Related: Clearly parenthesize APL trains


In the most basic form, APL has two kinds of tokens: arrays and functions. For this challenge, we will use a lowercase letter a-z for an array, and an uppercase letter A-Z for a function. Furthermore, we will assume each character is a token of its own; Fx is equivalent to F x.

APL has two ways to call a function: monadic (taking one argument) and dyadic (taking two arguments). Monadic application is written in prefix F x, and dyadic one is written in infix x F y. There's nothing like "operator precedence"; an APL expression is always evaluated from right to left, which can be overridden with parentheses ().

x F G y -> x F (G y)
F x G y -> F (x G y)
x F y G z -> x F (y G z)
(F x) G H y -> (F x) G (H y)

A train is a way to compose functions to derive a more complex function. In essence, a train is formed when the rightmost token is a function. Here are the rules for 2- and 3-token trains:

(F G H) x -> (F x) G (H x)
(u G H) x -> u G (H x)
(G H) x -> G (H x)

x (F G H) y -> (x F y) G (x H y)
x (u G H) y -> u G (x H y)
x (G H) y -> G (x H y)

For 4-token and longer trains, the rightmost 3 tokens are recursively grouped to form a derived function until 2 or 3 tokens remain. As a whole, it can be thought of as follows:

Odd-length trains
(V D V D ... V D V) x -> (V x) D (V x) D ... (V x) D (V x)
x (V D V D ... V D V) y -> (x V y) D (x V y) D ... (x V y) D (x V y)

Even-length trains
(M V D V D ... V D V) x -> M (V x) D (V x) D ... (V x) D (V x)
x (M V D V D ... V D V) y -> M (x V y) D (x V y) D ... (x V y) D (x V y)

If an array u appears at the V position (other than the last), replace the cooresponding (V x) or (x V y) simply with u. An array appearing at M or D position is a syntax error.

Note that trains may also have sub-expressions that evaluate to an array or a function:

x ((D a) F G (u H J) K) y
   Expand 5(odd)-token train, leftmost V position being an array (D a)
-> (D a) F (x G y) (u H J) (x K y)
   Expand 3(odd)-token train (u H J)
-> (D a) F (u H (x G y) J (x K y))


Given a line of APL expression that evaluates to an array (which may or may not include one or more trains), convert it into an equivalent expression without a train.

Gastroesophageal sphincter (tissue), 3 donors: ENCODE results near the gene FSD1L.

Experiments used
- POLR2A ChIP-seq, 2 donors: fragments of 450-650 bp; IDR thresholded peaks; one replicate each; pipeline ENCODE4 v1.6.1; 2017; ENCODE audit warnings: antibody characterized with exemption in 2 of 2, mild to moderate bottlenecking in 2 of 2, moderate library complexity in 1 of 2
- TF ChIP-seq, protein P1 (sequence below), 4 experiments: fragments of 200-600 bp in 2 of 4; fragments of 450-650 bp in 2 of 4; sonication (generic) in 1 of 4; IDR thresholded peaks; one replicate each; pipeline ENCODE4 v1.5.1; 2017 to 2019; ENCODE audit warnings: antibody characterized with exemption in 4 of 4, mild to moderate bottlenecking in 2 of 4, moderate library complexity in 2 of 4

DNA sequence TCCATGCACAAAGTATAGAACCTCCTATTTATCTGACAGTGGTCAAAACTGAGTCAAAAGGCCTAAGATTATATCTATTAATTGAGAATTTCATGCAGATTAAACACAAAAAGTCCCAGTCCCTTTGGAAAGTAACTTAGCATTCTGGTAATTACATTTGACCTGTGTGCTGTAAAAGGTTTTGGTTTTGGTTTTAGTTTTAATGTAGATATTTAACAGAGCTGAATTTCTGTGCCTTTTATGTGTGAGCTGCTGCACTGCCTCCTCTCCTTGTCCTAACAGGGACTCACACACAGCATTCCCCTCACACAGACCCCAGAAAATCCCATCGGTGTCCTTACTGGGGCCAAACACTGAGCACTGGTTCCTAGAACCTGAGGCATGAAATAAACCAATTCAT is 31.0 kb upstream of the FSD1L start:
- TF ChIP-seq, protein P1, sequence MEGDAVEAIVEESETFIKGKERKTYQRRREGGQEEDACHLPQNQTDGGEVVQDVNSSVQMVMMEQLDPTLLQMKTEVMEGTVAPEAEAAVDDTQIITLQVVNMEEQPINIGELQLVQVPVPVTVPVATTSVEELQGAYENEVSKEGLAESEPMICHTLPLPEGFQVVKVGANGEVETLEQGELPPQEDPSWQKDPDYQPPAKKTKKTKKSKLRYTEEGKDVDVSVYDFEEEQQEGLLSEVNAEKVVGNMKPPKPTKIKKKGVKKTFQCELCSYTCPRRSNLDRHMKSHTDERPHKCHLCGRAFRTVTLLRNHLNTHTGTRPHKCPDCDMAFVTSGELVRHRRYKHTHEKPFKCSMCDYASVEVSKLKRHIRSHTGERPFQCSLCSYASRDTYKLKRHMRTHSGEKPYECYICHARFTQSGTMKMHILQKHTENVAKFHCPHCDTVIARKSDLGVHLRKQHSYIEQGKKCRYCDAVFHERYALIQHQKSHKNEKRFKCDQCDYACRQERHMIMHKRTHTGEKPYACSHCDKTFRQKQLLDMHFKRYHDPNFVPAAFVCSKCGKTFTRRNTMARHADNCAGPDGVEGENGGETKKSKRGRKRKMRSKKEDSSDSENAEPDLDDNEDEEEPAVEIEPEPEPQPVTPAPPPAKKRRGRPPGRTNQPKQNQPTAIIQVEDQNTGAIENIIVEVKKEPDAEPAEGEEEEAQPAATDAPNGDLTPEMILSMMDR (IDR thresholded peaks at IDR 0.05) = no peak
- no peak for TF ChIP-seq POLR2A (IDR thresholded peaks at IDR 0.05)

You can assume that the input is valid under the rules stated above, and it doesn't contain any spaces. You don't need to worry too much about parentheses or spaces in the output; lacking or redundant parentheses/spaces are fine as long as they represent the equivalent expression.

Standard rules apply. The shortest code in bytes wins.

Test cases

x(XY)y -> X(xYy)
uKKKv -> uKKKv
U(xVW)yZa -> UxVWyZa
x(XXxYYYdDD)y -> (xXy)XxY(xYy)YdDxDy
a((DEF)GHJ)Kb -> (D(aGKb)HaJKb)EF(aGKb)HaJKb
c((k(PQRSTU)m)(VW)(XY)(ZA)BCD)n -> V(P(kQm)R(kSm)T(kUm))WZ(XcYn)A(cBn)C(cDn)
  • \$\begingroup\$ explicitize \$\endgroup\$
    – ngn
    Jun 5, 2020 at 11:47

3 Answers 3


APL (Dyalog Classic), 63 59 58 54 52 51 bytes

∊⍎'.[A-Z].'⎕r'{0::&⍵⋄''() '',⍪⍺&⍵}'⊢'\w'⎕r'''&'''⊢⍞

Try it online!

put all letters in quotes, replace uppercase letters with dfns that return either "(left) self right" or "self right" depending on the presence of a left arg, and execute.


Python3, 887 bytes:

def p(s):
 while s and(S:=s[0])!=')':
  if S.isalpha():r+=[s[0]]
 return r,s
F=lambda x:(O:=ord(str(x)[0]))<=91 and(64<O<91 or all(F(i)for i in x[-2:]))
R=lambda x:[i for i in x if i]
def f(s,l=0,r=0):
 if F(s):
  while s:
   if F(S:=s.pop(0))==0:J+=[S]
    if len(s)>1 and F(s[0])==0:J+=[[S,s.pop(0)]]
  while s:
   if F(s[0])==0:c+=[s[0]];s=s[1:];continue
   a,b=s[:2];c+=[a,f(R([l,b,r]))if F(b) else f(b)];s=s[2:]
  return f(c)
 while s:
  if F(j:=s.pop(0)) and type(j)==list:
   c+=[f(j,l=c and not F(c[-1])and c.pop(),r=f(s))]
 return c
P=lambda e,l=0:e if str==type(e)else '('*(Y:=(l>0 and len(e)>1))+''.join(P(i,l+1)for i in e)+')'*Y
M=lambda s:P(f(p(s)[0]))

Try it online!

This ended up being longer than I had originally anticipated, but this is an intriguing problem, and I thought I would add a non-APL, parsing-based solution.


Tamsin, 348 bytes


Try it online!

Ungolfed version:

expr1 = [expr2] -> L & function -> F & expr1 -> R & apply(F, [L, R])
      | expr2.

expr2 = "(" & expr1 -> E & ")" & E
      | "a" | "b" | "c" | "d" | "e" | "f" | "g" | "h" | "i" | "j" | "k" | "l"
      | "m" | "n" | "o" | "p" | "q" | "r" | "s" | "t" | "u" | "v" | "w" | "x"
      | "y" | "z".

function = "(" & (function | expr2)/nil/list -> T & ")" & T
         | !(expr2 | ")") & any.

apply([F, G, H | T], A) = apply(H, A) -> L
                        & apply(F, A) -> R
                        & apply(G, [L, R]) -> R
                        & apply([R | T], A).

apply([F | G], A) = apply(F, A) -> R & apply(G, [nil, R]).

apply(F, [L, R]) = n @ F & R
                 | expr1 @ F
                 | n @ L & '' + F + R
                 | '(' + L + ')' + F + R.

n = “nil“.

Unfortunately Tamsin does not have a easy way to match only uppercase/lowercase letters, so we need to do "a"|"b"|...|"z" for matching arrays, though we can take a shortcut for functions by just matching any char that cannot be matched as a array and is not ( and ) as a bonus this means symbols (like +, -, ×, etc.) are considered functions.


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